Regular readers will know that I’m a big fan of Neo-Mudéjar architecture (aka Moorish Revival), a popular building trend in the Iberian peninsula in the late 19th and early 20th centuries. I’ve written a dedicated post about Neo-Mudéjar in Seville, but there are many more examples if you search the blog.
You’ll find all these buildings on my map.
The most famous example of Neo-Mudéjar in Lisbon is the Praça de Touros do Campo Pequeno (Campo Pequeno Bullring) which was built between 1890 and 1892 under the supervision of Portuguese architect António José Dias da Silva.
The circular bull ring has four octagonal towers with oriental-style domes while the doors and windows have the characteristic Moorish horseshoe shape.
The Western tower, flanked by two turrets, is the main entrance.
The building was redesigned in 2006 to be used for other events apart from bullfighting. I was interested to learn that Portuguese-style bullfighting differs from Spanish-style in that the bull is not killed in front of an audience.
Another quite famous building is the Casa do Alentejo at 58 Rua das Portas de Santo Antão. Originally built in the 1600s as a private palace, in 1932 it was turned into a social club for people from the Alentejo region living in Lisbon. Although it doesn’t look like much from the outside, the interior has a beautiful Moorish courtyard. It reminds me of the Real Casino de Murcia, another cultural association I visited in south-east Spain.
Upstairs there are two restaurant dining room decorated with ceramic tile panels from the late 19th and early 20th centuries.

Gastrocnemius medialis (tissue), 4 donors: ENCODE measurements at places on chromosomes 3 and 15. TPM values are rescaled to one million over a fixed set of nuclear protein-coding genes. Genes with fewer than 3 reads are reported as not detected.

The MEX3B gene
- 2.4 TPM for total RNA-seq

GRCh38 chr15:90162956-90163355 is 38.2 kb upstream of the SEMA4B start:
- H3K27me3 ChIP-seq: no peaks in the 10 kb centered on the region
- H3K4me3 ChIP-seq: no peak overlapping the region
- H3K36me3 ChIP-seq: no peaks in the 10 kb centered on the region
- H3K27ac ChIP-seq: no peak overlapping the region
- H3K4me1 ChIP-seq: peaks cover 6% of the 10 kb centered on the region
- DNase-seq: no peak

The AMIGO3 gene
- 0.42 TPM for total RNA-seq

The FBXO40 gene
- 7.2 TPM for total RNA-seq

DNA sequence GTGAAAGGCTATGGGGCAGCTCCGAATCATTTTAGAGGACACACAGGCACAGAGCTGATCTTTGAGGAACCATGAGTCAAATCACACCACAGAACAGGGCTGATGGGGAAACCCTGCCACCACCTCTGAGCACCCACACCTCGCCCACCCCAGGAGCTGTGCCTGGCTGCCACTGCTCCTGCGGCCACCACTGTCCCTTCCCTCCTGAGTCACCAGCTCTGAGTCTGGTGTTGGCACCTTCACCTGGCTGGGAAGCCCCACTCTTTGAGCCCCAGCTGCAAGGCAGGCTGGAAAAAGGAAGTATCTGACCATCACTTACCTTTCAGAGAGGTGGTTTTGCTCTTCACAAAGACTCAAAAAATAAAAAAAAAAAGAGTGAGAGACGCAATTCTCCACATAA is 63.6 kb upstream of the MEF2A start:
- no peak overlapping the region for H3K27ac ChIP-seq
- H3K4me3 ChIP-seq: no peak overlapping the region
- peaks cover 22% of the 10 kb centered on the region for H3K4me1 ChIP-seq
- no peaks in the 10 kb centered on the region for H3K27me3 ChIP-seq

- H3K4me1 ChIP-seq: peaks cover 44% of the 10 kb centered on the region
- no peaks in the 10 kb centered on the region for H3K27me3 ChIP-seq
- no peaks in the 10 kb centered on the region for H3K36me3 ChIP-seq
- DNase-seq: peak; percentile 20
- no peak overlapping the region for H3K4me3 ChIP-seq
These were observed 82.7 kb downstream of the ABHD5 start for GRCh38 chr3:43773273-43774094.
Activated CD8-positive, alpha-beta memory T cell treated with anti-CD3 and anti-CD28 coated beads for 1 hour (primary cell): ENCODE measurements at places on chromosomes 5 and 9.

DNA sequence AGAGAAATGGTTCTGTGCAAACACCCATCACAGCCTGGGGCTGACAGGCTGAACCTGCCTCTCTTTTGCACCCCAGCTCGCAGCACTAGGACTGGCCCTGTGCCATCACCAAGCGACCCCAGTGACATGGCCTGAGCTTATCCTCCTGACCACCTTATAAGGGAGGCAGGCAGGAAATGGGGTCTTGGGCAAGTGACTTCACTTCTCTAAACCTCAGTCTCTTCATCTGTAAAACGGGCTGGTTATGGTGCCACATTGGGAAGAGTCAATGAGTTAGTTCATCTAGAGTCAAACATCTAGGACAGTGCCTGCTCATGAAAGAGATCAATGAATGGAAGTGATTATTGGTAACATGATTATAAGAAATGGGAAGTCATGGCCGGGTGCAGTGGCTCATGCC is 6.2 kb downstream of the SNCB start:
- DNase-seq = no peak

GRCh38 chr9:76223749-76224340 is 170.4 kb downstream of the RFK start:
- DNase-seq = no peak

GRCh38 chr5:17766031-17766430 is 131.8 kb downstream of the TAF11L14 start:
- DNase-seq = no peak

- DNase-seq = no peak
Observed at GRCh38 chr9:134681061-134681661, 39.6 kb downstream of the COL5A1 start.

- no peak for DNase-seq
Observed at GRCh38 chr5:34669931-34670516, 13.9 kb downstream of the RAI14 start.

PC users should click on the photos to get the best view.
To view them you’ll probably have to eat here although I strongly advise getting the cheapest and simplest things on the menu as the food is absolutely awful!
I understand there is also a ballroom in the rococo style of Louis XVI but I’m not sure how you’d get to see it.
I discovered Palacete Ribeiro da Cunha at 25 Praça do Príncipe Real by accident when I was wandering around the Príncipe Real neighbourhood. It was constructed in 1877 according to the design of Lisbon architect Henrique Carlos Afonso. The building is now home to several interesting independent shops and a three-star hotel calledCasa Oliver.
Finally, I viewed the lovely facade of Palacete Conceição da Silva at 228 Avenida da Liberdade which was designed by French architect Henri Lusseau in 1891.
The doors and windows are remarkable for their richly decorated alfizes (rectangular panels enclosing the outward side of the arches).
Some Art Deco next!